2006 Distinguished College or University Teaching of Mathematics
James (Jim) Morrow, University of Washington

Citation exerpted from Mathematical Matters

The current winner of the Distinguished Teaching Award from the Pacific Northwest Section of the MAA is a member who has been for several decades a world-class researcher in pure complex analysis, a world-class researcher in applied impedance tomography, and a world-class teacher and mentor of young students from high school pupils to undergraduates and doctoral candidates in mathematics: Professor James (Jim) A. Morrow at the University of Washington.

In 1963, as a graduate student at Stanford, Jim was already teaching with full responsibility for a class. Meanwhile, the research monograph that he wrote with Professor Kunihiko Kodaira proved so influential that it is to be republished in the spring of 2006 by the American Mathematical Society [9]: Leadership in teaching within a top research environment was going to be the hallmark of Jim's career. With a Ph.D. from Stanford in 1967, Jim taught two years at Berkeley and then was appointed at the University of Washington in 1969, but it wasn't until 1978 that I enrolled in his course on several complex variables. Back then the only introductory text [5] was in German, typed (not typeset) with Germanic letters so ornate you couldn't tell them apart, and the first picture, on page 4, was already in four dimensions. Yet Jim made it all look like a piece of cake.

A decade later, Jim's department had acquired additional strength, not only in several complex variables, but also in inverse problems: the mathematics of medical diagnostic imaging tomography scanners (CAT, MRI, PET, etc.). Two junior colleagues, John Sylvester and Gunther Uhlmann, had just published a ground breaking result on smooth impedance computed tomography in the Annals of Mathematics [11]. In this context, with a grant from the National Science Foundation, and at first with his colleague Edward (Ed) B. Curtis, Jim started a summer Research Experiences for Undergraduates (REU) on discrete impedance computed tomography, a problem which would be more suitable to students, but about which one knew next to nothing: can one determine all the resistors hidden inside a network, from potentials and currents on the network surface only?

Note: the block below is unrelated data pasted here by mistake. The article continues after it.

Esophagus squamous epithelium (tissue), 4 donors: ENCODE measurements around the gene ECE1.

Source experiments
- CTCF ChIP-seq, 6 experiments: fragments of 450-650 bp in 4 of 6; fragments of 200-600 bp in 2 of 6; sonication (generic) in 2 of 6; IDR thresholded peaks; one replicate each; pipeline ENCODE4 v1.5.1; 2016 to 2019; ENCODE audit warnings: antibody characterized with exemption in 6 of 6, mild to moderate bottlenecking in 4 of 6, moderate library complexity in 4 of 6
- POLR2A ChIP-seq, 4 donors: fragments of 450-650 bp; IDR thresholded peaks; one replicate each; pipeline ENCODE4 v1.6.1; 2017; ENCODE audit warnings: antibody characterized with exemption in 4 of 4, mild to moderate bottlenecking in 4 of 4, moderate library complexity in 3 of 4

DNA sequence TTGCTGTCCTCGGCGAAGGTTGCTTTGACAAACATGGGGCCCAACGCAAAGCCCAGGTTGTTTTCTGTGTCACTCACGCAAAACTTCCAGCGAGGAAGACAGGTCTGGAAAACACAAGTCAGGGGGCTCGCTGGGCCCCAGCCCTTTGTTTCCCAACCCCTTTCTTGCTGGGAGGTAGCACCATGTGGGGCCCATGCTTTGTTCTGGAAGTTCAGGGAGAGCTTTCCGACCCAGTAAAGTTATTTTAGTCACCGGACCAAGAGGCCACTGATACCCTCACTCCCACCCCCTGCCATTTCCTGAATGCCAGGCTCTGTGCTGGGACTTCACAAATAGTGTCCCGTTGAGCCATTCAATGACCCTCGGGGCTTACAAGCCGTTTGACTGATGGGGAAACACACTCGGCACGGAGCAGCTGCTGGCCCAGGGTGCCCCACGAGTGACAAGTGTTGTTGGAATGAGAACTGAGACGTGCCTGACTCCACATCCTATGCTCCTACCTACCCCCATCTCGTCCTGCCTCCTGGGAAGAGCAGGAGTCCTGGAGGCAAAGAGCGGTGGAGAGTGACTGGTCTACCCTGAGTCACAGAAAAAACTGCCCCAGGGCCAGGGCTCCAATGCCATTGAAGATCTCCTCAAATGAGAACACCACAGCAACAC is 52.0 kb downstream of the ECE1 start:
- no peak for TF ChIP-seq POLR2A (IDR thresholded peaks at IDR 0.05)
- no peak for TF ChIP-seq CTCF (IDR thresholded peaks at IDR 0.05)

After the program's first summer in 1988, a participating undergraduate — Thaddeus Edens — was already publishing new results with Jim and Ed [1], as later did David Ingerman [3], [8], and Edith Mooers [2], who, with Amanda Mueller, also earned an Alice T. Schafer honorable mention. (David Ingerman received a Sloan Dissertation Fellowship, spent the year of 1999-2000 at Princeton's Institute for Advanced Study, and is now an Assistant Professor at MIT.) Also in that first summer, two of "my" undergraduates — Olga Simek and Laura Smithies — participated in Jim's REU program and then went on to earn Ph.D.s in mathematics. Olga Simek later co-authored publications as a Research Affiliate in the Department of Mechanical Engineering at MIT [6], [7], while Laura Smithies, now a professor at Kent State University, OH, has already published several research articles and a memoir of the American Mathematical Society [10]. Before Olga Simek and Laura Smithies, no other undergraduate mathematics majors from my institution (Eastern Washington University) had reached so high a level of accomplishments, which leaves no doubt about Jim's phenomenal influence. By the turn of the millenium, new results found by participating undergraduates were presented at the International Congress on Applied Mathematics at Edinburgh, Scotland, and edited into the definitive book on discrete inverse problems [4].

In 2000 and 2001, another student from Jim's REU program, Thomas Carlson, presented papers at the annual joint meeting of the MAA and AMS; as proof of his abilities, he was asked to chair the second session but declined, feeling that his youth would be too evident (he was nineteen years old at the time). Demonstrating the influence of Jim's REU program abroad, 2005 participant Eliana Hechter received a Rhodes Scholarship to pursue a doctorate in mathematics at Oxford, where 2002 participant Jeffrey Giansiricusa is also completing his dissertation in algebraic topology